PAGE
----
Hong Kong should develop itself as a mainland bond trading hub, think tank says
The city is a global leader in offshore yuan trading, but that could change amid new competition
Hong Kong will need to develop a bond connect programme with the mainland and develop more yuan investment products if it is to retain its role as the leading offshore renminbi centre, as new competition emerges from other markets, according to a government think tank.
“Hong Kong is losing out its first mover advantage as the first city worldwide to develop the offshore yuan business. Nowadays, London, Singapore, and many other cities are also developing the yuan business aggressively. Hong Kong is no longer unique as the only offshore yuan centre,” said Qin Xiao, a former banker and a member of the government appointed Financial Services Development Council (FSDC).
Another challenge for Hong Kong is that foreign banks will be able to invest directly in the mainland bond from February, cutting their need to invest in the offshore yuan market.
However Hong Kong could also capture business opportunities as China opens its capital account and as the internationalisation of the yuan progresses, Qin said. But the city would also need to make a change of the type of yuan products it offers.
Since 2003 the city has offered yuan deposit services for individuals, and from 2009 yuan trade services for companies. Qin said Hong Kong now would develop more bond products for central banks.
“Hong Kong traditionally has not been a powerhouse in the bond market. It is also traditionally not a place for the central banks to conduct major transactions . The city needs to do more to provide the investment services for the central banks and other major institutions, which will be big buyers of yuan bonds and other yuan assets in the following years,” Qin said.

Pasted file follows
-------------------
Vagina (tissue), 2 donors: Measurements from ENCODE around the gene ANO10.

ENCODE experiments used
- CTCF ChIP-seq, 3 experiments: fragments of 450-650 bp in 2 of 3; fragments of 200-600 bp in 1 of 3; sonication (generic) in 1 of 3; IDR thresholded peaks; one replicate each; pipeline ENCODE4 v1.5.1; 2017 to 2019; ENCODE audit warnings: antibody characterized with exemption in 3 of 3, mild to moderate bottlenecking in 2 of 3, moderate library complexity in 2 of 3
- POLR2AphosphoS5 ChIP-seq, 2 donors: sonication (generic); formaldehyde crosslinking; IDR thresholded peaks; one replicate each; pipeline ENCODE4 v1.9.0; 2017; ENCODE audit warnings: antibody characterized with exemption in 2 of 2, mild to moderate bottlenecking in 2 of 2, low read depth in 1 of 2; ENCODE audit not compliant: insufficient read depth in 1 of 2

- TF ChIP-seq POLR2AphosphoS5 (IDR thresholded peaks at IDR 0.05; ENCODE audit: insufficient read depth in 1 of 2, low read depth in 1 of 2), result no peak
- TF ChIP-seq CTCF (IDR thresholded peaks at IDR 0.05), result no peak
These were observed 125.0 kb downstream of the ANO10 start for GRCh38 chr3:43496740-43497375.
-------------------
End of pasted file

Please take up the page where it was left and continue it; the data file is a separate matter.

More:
From October, the International Monetary Fund will include the yuan into its Special Drawing Rights, alongside other reserve currencies such as the US dollar, yen, pounds and euro. Qin said the central banks and big fund houses worldwide that track the SDR will increase the among of yuan held in reserves to about 1 trillion yuan (HK$1.2 trillion), up from about 550 billion yuan currently.
“If Hong Kong would have the yuan bonds and other yuan investment products for these central banks, it would provide huge opportunities to Hong Kong,” he said.
Wang Tao, UBS’s head of China economic research and a member of the mainland opportunities committee of FSDC said although mainland China has allowed overseas central banks to invest in the mainland bond market directly, these central banks would still like to invest in Hong Kong because of the city’s English-speaking proficiency and banking standards that in line with international practises.
She said the local government and the Hong Kong Exchanges and Clearing should work with mainland authorities to offer more bond products and facilitate closer ties with stock exchanges in Shanghai and Shenzhen so as to allow investors to conduct cross border bond trading.
The Hong Kong government should also lobby the central government to issue dim sum bonds in the city, such as three-month short term bonds.
She said the Hong Kong government should also lobby Beijing to increase Hong Kong’s RQFII (renminbi- Qualified Foreign Institutional Investors) quota substantially so as to enable Hong Kong financial firms to invest more in the mainland bond markets.
“Hong Kong should also develop more yuan hedging tools for the central banks and other overseas investors to trade in the city to hedge their risks,” she said.